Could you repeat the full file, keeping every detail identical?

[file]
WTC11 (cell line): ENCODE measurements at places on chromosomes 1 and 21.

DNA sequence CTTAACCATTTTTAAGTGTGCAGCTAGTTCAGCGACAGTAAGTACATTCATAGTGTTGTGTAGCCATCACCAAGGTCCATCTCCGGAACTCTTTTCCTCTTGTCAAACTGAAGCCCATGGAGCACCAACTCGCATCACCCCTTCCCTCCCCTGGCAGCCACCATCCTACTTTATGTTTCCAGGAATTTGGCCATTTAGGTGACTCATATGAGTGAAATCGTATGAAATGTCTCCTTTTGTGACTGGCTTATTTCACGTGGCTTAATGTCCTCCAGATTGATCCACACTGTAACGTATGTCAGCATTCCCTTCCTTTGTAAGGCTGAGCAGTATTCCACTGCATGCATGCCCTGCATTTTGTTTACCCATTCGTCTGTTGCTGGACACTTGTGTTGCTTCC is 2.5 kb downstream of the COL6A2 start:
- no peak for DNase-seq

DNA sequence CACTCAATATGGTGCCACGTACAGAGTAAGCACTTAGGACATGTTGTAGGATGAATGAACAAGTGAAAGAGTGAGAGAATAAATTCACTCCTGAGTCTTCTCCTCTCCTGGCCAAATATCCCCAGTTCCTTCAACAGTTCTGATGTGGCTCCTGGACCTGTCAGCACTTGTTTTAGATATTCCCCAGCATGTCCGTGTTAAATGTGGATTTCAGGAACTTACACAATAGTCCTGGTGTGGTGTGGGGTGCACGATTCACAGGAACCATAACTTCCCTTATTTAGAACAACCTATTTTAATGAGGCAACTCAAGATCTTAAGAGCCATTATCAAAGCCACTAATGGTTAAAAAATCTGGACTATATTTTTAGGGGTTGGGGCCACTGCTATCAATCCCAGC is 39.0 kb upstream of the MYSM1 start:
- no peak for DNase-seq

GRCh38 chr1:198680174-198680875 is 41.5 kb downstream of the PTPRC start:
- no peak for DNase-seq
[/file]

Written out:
WTC11 (cell line): ENCODE measurements at places on chromosomes 1 and 21.

DNA sequence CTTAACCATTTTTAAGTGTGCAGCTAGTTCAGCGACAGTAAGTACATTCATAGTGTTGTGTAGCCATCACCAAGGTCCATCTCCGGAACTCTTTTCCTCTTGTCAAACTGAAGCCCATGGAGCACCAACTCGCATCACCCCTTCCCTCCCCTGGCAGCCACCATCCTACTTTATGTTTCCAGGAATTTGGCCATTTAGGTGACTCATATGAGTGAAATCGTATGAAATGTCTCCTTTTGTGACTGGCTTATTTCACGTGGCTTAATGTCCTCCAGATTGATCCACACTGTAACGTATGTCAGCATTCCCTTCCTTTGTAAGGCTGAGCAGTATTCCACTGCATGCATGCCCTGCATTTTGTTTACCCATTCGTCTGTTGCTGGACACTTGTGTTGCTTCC is 2.5 kb downstream of the COL6A2 start:
- no peak for DNase-seq

DNA sequence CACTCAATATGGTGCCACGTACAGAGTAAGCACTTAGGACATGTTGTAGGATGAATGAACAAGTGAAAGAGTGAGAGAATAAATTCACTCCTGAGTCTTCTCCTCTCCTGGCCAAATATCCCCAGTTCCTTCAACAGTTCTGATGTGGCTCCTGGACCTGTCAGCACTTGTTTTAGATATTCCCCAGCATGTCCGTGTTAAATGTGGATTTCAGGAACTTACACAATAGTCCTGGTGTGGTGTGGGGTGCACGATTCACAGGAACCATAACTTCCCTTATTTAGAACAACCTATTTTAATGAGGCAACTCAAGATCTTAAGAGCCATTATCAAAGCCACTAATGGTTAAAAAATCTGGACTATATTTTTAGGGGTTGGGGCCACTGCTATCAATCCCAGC is 39.0 kb upstream of the MYSM1 start:
- no peak for DNase-seq

GRCh38 chr1:198680174-198680875 is 41.5 kb downstream of the PTPRC start:
- no peak for DNase-seq